Best birdnote podcasts we could find (Updated August 2018)
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BirdNote strives to transport listeners out of the daily grind and into the natural world with outstanding audio programming and online content. The stories we tell are rich in sound, imagery, and information, connecting the ways and needs of birds to the lives of listeners. We inspire people to listen, look, and exclaim, “Oh, that’s what that is!”
RSPB Bird Notes
A Magazine devoted to Birds and the Environment for the Royal Society for the Protection of Birds for birds, for people, forever - Britain's largest environemental charity.
Podcast by Birdknot
University of Washington Professor of Atmospheric Sciences and renowned Seattle weather prognosticator/personality Cliff Mass has joined KNKX’s roster of commentators. "Weather with Cliff Mass", our five-minute feature hosted by KNKX's environment reporter Bellamy Pailthorp, airs every Friday at 9 a.m. following "BirdNote", and repeats twice on Friday afternoons during All Things Considered.
A loving parody of BirdNote (, TurdNote plunges listeners into the thrilling world of turds.
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One of the things airplane pilots worry about most is birds colliding with their planes, possibly causing an accident. Preventing bird strikes is a serious concern. Many airports resort to killing birds that might pose a threat.By (Tune In to
Gordon Hempton, the Sound Tracker, seeks those rare places untouched by human noise, where birds and nature create a complex, quiet music. In the Hoh Valley, in a rain forest in Olympic National Park, is a place he calls One Square Inch of Silence.By (Tune In to
The Greater Roadrunner is a common species in the desert and brush country of the Southwest, but its full range reaches from California to western Louisiana. Its soft cooing voice hints at its connections to another bird: scientists group roadrunners with the cuckoos. Where to see a roadrunner?By (Tune In to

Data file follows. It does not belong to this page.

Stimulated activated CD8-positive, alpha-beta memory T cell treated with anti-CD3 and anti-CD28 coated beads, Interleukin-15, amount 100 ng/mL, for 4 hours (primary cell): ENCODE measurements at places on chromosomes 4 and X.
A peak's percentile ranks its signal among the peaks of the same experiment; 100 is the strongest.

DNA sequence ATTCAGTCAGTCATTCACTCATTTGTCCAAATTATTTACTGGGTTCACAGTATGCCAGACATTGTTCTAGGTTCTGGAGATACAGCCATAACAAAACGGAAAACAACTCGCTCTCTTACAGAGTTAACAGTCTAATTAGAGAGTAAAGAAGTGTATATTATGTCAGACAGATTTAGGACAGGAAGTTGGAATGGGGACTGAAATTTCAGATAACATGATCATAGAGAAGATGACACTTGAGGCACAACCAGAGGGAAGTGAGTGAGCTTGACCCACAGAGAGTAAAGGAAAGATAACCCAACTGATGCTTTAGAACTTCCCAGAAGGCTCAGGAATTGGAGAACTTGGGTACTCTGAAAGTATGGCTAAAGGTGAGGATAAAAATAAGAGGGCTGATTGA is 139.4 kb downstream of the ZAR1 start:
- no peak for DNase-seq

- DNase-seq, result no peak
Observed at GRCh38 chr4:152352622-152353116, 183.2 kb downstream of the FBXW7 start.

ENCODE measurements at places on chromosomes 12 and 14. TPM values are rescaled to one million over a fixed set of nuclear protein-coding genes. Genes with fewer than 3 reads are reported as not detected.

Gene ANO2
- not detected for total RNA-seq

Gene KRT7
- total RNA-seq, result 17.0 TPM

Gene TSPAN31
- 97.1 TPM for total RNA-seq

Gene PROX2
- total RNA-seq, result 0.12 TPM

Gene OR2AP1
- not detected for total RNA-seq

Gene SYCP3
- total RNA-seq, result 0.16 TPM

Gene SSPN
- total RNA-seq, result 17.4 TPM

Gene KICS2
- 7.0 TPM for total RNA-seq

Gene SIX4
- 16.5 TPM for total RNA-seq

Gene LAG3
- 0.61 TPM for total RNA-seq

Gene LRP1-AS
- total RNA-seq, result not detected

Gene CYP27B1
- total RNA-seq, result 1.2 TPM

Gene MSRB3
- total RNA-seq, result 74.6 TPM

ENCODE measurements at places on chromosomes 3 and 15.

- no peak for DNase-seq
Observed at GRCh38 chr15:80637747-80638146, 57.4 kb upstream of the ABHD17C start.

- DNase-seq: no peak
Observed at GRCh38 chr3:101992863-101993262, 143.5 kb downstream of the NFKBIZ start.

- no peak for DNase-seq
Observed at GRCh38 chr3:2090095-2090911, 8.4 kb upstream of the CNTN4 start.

Where some noises — like TV, traffic and random conversations — can make it hard to concentrate, birdsong may make it easier. In Alder Hay Children’s Hospital in Liverpool, England, the sweet sounds of birdsong carry along the hallways.By (Tune In to
Every now and then, don’t you just want to belt it out? Imagine singing like a Black-headed Grosbeak! Or what about a Carolina Wren? Picture warbling like a House Finch. All this just too rambunctious for you? The call of the American Bittern more your style? Or this Yellow-headed Blackbird?By (Tune In to
Small, tern-like Bonaparte's Gulls often form a chorus-line at the water's edge. Side by side, in half an inch of water, they stomp their feet as fast as they can. Under this pummeling, a smorgasbord of shrimp is stirred up for the gulls to harvest.By (Tune In to
Over a century ago, a Nebraska man — an audiologist by training — named Solon Towne “collected” the songs of meadowlarks. According to his daughters, he’d saunter about their farm, listening carefully. Then he’d hurry back to his desk to transcribe the birds’ songs into musical notes.By (Tune In to
By early August, the rich yellow of the feathers of the Wilson's Warbler seems to flash in every forest thicket. Despite predators and weather, many pairs of adults have raised four young, which now flit about on their own.By (Tune In to
What’s the reddest bird in North America? In the East, the Scarlet Tanager or maybe the Summer Tanager. But neither is seen nearly as often as the Northern Cardinal. In the Southwest, another candidate pops out like a bright red flare on the tip of a branch: the Vermilion Flycatcher.By (Tune In to